It’s relatively easy to paint yourself into a corner when it comes to the way you run your business. If you have done things one way for a while or only see things one way for too long, you may feel you only have one option. In this discussion from the Gopher Lawn Care Business Forum, we hear from one entrepreneur who just can’t seem to find a way out from dealing with only cheap mowing customers. Some advice he is given, helps broaden his perspective and find ways to grow beyond his initial limited scope.
One lawn care business owner wrote “last year was my first year in the yard care business. It was awesome to see how quickly I could go from not having a single client to getting my name thrown around left and right until I was busier than I could imagine. Now that winter is in full effect, things have definitely slowed down but I have high hopes for spring time.
My problem is this, I found that most of the people in the area I service are either low income, elderly, or they have property but have the equipment to maintain it themselves. The people who maintain their own property are not my biggest struggle. I saw last year that people I thought I wouldn’t get work out of had jobs that they would rather not do, so they called me. It’s the ones that are on a TIGHT budget that get to me.
I am the type of person that would try to help someone out no matter what, so then add in me trying to take care of a customer and you’ve got low profits… The thing I am contending with is out of work people who are driving around with a lawn mower and a weed eater and charging $10/hr to do the same mowing services I offer. (I have to say that I give them props for not just sitting on their butts collecting unemployment, but common guys…)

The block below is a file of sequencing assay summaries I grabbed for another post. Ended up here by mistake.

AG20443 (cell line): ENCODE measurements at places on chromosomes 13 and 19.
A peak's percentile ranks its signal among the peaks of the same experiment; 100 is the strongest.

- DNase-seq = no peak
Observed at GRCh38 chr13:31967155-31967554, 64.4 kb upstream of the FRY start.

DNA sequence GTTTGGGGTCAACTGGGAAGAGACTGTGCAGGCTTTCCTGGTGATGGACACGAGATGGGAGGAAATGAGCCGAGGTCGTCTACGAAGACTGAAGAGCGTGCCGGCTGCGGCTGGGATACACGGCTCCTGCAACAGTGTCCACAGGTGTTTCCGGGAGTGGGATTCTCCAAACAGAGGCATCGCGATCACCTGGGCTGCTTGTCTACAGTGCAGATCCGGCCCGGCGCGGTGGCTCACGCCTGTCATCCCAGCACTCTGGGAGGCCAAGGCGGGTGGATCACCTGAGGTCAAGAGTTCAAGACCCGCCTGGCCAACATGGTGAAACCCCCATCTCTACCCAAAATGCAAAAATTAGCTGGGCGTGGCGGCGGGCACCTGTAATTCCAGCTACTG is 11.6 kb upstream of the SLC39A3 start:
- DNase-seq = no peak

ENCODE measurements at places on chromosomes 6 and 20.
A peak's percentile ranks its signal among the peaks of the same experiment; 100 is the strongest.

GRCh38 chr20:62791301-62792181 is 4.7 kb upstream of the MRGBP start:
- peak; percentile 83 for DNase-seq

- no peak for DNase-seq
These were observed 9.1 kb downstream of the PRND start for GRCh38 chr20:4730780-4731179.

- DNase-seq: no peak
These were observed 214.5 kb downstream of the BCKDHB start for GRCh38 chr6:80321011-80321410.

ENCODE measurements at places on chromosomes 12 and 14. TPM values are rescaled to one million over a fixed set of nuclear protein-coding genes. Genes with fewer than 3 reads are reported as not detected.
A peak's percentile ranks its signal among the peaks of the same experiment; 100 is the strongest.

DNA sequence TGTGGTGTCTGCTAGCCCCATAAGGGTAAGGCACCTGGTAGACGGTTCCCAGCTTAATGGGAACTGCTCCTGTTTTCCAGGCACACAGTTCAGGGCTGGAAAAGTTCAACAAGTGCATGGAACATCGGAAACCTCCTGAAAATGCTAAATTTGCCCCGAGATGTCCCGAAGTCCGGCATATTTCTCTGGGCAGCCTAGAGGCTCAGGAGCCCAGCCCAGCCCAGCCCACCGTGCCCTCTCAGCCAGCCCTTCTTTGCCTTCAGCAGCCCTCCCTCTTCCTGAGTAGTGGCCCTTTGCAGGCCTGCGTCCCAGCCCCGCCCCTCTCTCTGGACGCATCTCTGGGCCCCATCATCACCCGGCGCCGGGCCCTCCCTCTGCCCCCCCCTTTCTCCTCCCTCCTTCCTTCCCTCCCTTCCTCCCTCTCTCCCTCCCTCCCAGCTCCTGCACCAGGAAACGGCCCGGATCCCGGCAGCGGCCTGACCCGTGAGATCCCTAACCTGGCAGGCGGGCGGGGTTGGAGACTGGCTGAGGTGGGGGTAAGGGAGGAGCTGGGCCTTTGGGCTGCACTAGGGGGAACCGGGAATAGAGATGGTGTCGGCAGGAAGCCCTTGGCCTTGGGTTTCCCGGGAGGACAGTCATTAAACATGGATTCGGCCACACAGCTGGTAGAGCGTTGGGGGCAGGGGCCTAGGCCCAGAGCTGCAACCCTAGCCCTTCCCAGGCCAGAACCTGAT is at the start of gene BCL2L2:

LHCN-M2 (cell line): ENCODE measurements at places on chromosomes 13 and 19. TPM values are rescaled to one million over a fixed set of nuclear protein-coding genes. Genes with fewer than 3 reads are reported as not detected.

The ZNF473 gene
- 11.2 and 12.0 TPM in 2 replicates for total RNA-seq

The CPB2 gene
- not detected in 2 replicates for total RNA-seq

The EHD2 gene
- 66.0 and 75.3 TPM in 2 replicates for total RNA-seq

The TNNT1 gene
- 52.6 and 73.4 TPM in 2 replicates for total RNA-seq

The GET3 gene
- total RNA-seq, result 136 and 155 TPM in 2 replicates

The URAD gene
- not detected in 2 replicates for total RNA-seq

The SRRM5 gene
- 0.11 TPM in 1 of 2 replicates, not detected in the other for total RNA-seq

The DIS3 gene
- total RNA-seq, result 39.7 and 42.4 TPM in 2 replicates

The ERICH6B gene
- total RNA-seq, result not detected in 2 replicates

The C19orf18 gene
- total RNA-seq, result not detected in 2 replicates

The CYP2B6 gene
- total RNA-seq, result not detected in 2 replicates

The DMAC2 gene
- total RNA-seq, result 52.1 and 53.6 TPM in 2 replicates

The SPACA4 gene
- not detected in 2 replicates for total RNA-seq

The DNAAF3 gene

I do have more lawn care equipment than most of them and can tackle jobs that they can’t. I literally told a potential customer who happened to be a widowed elderly woman that I would do basic lawn maintenance on her yard for $15 (I was only charging $15/hr last year because of competition) which included mowing, edging, and blowing walks and drive. It would probably take about 45 minutes but I have a one hour minimum charge. I thought at $15 I was doing her a favor and still not losing money. However, she said this was too high and that she had someone do it for half. Needless to say, she will not be my customer until she changes her mind…
So what the heck do I do? I mean don’t get me wrong, I get the occasional ‘wow, that is an awesome deal’ every once in a while but most of the time asking for money is like pulling teeth. The thing they need to understand is that by paying some guy $10/hr to mow your yard typically means you will have some new guy there every year who has to learn everything about you as a customer as well as your property. Most those guys don’t stick around very long. Meth abuse is HUGE out here and most of them make enough to get their fix and you’ll never see them again or they can pay a little more and have a reliable company take care of them year after year.